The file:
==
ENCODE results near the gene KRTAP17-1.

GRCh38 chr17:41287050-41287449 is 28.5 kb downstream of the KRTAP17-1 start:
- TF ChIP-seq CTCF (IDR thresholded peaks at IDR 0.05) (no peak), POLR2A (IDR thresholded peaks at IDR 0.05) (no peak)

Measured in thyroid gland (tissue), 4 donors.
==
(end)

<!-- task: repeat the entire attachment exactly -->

ENCODE results near the gene KRTAP17-1.

GRCh38 chr17:41287050-41287449 is 28.5 kb downstream of the KRTAP17-1 start:
- TF ChIP-seq CTCF (IDR thresholded peaks at IDR 0.05) (no peak), POLR2A (IDR thresholded peaks at IDR 0.05) (no peak)

Measured in thyroid gland (tissue), 4 donors.